Is Peace an Unattainable Dream? | A Q&A with Nobel Peace Prize Winner Jody Williams

17 February 2020

Nobel Peace Prize winner and human rights activist, Jody Williams  travels the world expounding her incredible wisdom. She was awarded the Nobel Peace Prize in 1997 for her work toward the banning and clearing of anti-personnel mines and continues to lobby for improvements in human rights and global security.

Jody caught up with us to share some of the incredible work she is doing with the Nobel Women’s Initiative, what sustainable peace looks like and her latest campaign which sees her fighting against killer robots.

Your story is one of inspiration and perseverance, how did you become involved with aid work in El Salvador, providing artificial limbs to children who had lost arms and legs to landmines?

Actually, in El Salvador I organized a program called The Children’s Project which brought children wounded in the war to the US for medical treatment. One aspect of my work has been trying to mitigate the impact of armed conflict on innocent civilians. Wounded children were innocent, tragic victims of a war they had nothing to do with. Hospitals in the US donated medical treatment. The generosity toward the children and their families was simply amazing.

I didn’t become involved with the issue of landmines until late 1991, when I was asked by the Vietnam Veterans of America Foundation and the German humanitarian aid organisation Medico International if I would be willing to try to create a civil society campaign to ban landmines. Ultimately, that led to the International Campaign to Ban Landmines and the pressure created by the campaign resulted in the 1997 Mine Ban Treaty. Today more than 160 countries are part of the treaty and we are moving ever closer to a world free of landmines. It was for that work that the International Campaign to Ban Landmines and I shared the 1997 Nobel Peace Prize.

Could you tell us a bit about the Nobel Women’s Initiative and what you believe the biggest challenges the world faces when it comes to peace and equality?

The Nobel Women’s Initiative, which was launched in January 2006, was founded by six women recipients of the Nobel Peace Prize. We agreed, in addition to the work each of us does individually, to come together to use our influence and access to spotlight and support the work of women’s organizations working around the world for sustainable peace with justice and equality. I invite you to check out our brief page  about the Nobel Women’s Initiative.

I believe that the biggest challenge to building sustainable peace is the feeling that “peace” is the unattainable dream of “tree-hugging” types. Peace is not a utopian dream. Working for it is hard work every single day. The challenge is immense when billions upon billions of dollars are thrown at creating weapons and launching wars at the cost of meeting the real needs of humanity. Achieving deep and meaningful equality requires that we all see the humanity in each of us.

Your latest campaign sees you fighting against killer robots. Can you explain a little about what they are, and why this is so important for people to be aware of?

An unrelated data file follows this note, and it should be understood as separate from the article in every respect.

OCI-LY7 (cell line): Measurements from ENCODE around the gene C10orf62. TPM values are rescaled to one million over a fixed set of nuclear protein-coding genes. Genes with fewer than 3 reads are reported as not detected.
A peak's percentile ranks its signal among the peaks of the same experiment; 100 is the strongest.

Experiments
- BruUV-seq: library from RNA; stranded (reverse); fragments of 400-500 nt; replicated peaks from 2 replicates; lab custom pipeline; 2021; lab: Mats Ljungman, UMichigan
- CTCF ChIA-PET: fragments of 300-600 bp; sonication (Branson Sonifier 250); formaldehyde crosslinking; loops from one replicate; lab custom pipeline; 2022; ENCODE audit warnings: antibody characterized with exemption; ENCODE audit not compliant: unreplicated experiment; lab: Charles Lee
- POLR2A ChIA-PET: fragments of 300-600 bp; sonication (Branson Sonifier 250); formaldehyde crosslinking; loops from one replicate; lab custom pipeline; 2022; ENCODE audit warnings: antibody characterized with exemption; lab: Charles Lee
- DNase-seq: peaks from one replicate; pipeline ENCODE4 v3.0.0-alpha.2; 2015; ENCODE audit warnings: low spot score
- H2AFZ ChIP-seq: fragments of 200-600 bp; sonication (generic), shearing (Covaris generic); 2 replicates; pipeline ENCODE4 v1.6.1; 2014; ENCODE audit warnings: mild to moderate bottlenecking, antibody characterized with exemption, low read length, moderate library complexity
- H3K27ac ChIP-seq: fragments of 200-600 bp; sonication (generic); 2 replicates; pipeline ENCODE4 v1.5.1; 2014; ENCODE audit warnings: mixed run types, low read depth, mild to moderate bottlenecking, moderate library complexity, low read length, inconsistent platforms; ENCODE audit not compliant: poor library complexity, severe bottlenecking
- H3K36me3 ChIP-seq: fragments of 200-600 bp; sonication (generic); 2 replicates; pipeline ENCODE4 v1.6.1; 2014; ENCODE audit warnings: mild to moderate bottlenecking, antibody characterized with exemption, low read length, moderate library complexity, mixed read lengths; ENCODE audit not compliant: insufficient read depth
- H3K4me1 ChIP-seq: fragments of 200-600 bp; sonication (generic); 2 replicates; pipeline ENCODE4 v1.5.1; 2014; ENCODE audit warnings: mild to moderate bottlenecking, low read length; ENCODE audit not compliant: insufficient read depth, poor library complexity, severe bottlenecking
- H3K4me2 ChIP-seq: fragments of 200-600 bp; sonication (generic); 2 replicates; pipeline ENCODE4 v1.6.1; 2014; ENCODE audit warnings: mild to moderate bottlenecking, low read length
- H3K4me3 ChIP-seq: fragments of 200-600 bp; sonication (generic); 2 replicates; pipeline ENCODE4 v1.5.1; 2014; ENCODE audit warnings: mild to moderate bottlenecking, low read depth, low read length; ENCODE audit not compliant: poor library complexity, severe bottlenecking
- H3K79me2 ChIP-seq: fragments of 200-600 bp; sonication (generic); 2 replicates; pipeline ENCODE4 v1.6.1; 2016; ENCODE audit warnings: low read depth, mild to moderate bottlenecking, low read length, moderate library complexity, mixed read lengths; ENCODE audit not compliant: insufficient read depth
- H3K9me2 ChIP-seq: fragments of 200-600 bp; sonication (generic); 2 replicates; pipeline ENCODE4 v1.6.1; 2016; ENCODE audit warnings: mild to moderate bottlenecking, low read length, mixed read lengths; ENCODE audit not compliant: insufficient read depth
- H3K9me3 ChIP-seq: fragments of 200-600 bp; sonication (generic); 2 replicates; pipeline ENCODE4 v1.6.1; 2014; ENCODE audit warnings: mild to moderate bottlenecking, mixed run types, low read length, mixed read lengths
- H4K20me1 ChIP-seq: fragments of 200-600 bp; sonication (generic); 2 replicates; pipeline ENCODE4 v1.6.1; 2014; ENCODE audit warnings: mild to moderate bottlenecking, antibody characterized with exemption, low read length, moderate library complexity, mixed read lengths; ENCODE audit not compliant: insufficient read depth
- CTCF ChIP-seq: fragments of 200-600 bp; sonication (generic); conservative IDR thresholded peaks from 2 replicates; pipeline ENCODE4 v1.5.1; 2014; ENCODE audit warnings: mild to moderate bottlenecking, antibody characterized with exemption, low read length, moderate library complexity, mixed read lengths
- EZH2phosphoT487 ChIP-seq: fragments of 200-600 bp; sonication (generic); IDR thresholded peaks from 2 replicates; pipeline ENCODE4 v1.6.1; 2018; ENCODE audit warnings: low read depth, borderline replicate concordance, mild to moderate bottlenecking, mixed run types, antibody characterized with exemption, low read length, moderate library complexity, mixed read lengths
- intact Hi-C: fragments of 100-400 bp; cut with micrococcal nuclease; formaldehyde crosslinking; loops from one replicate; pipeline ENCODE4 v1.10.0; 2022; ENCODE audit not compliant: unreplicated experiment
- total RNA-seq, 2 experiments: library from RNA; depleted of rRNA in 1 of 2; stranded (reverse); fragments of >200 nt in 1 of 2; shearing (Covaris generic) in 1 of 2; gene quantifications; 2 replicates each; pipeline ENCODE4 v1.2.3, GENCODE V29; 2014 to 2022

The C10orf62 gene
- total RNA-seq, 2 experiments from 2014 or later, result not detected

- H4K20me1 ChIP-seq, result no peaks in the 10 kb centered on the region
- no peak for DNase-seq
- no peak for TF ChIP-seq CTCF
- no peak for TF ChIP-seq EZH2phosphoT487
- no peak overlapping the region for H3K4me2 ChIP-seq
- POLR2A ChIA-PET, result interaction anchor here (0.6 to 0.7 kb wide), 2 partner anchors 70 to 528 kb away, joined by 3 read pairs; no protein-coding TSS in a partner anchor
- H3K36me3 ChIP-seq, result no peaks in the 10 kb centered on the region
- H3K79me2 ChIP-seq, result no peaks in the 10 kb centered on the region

Part of creating sustainable peace requires getting rid of weapons and the belief that using violence - militarism - will make us safe and secure. I do not question at all the belief that violence only begets more violence. Killer robots are weapons that can operate by themselves to target and kill human beings. How can anyone believe that it is morally right to give life and death decisions to machines? The first revolution in warfare came with gunpowder. The second with nuclear weapons. The third will be with killer robots. Have any of these “advances” made the world a better, safer place? We cannot meaningfully talk about peace without tackling the weapons that destroy peace.

Mary Wareham, left, and Jody Williams of the Campaign to Stop Killer Robots with their mascot ‘David Wreckham’. Credit: The Guardian

You’ve spoken about the importance of empowering women to learn about human security and its fundamental role in achieving peace. Why is this a pressing issue, and what advice would you give women who don't know where to begin?

We always hear about national security, the security of a nation, but we hear very little about human security, what it really takes to make people secure in their daily lives and in thinking about the future. What makes people secure is not nuclear weapons, for example. What makes people - women and their families - secure is knowing their children will be able to get a good education.  Have access to health care. Have a decent job that pays people enough to live on. Be able to live in a clean, thriving, sustainable world. That means spending tax-payer money on those things rather than on war.

If there was one thing that you'd want an audience to take away from your speech, what would it be?

That there is nothing magic about being about positive change in the world. The essence of “activism,” a word that seems to scare people, is simple “act.” To act for change. One person alone cannot change the world, but when we come together to make the world a better place for everyone - even the people we don’t like very much - ordinary people can achieve extraordinary things.

Finally, what's next for you?

What’s next? Not sure. I’m rather taken up with what I’m doing now. Life is a curious and wondrous journey and I’m pretty open to where it’s going.

Thank you for taking the time to chat to us Jody, we look forward to following your incredible journey campainging for a better world.

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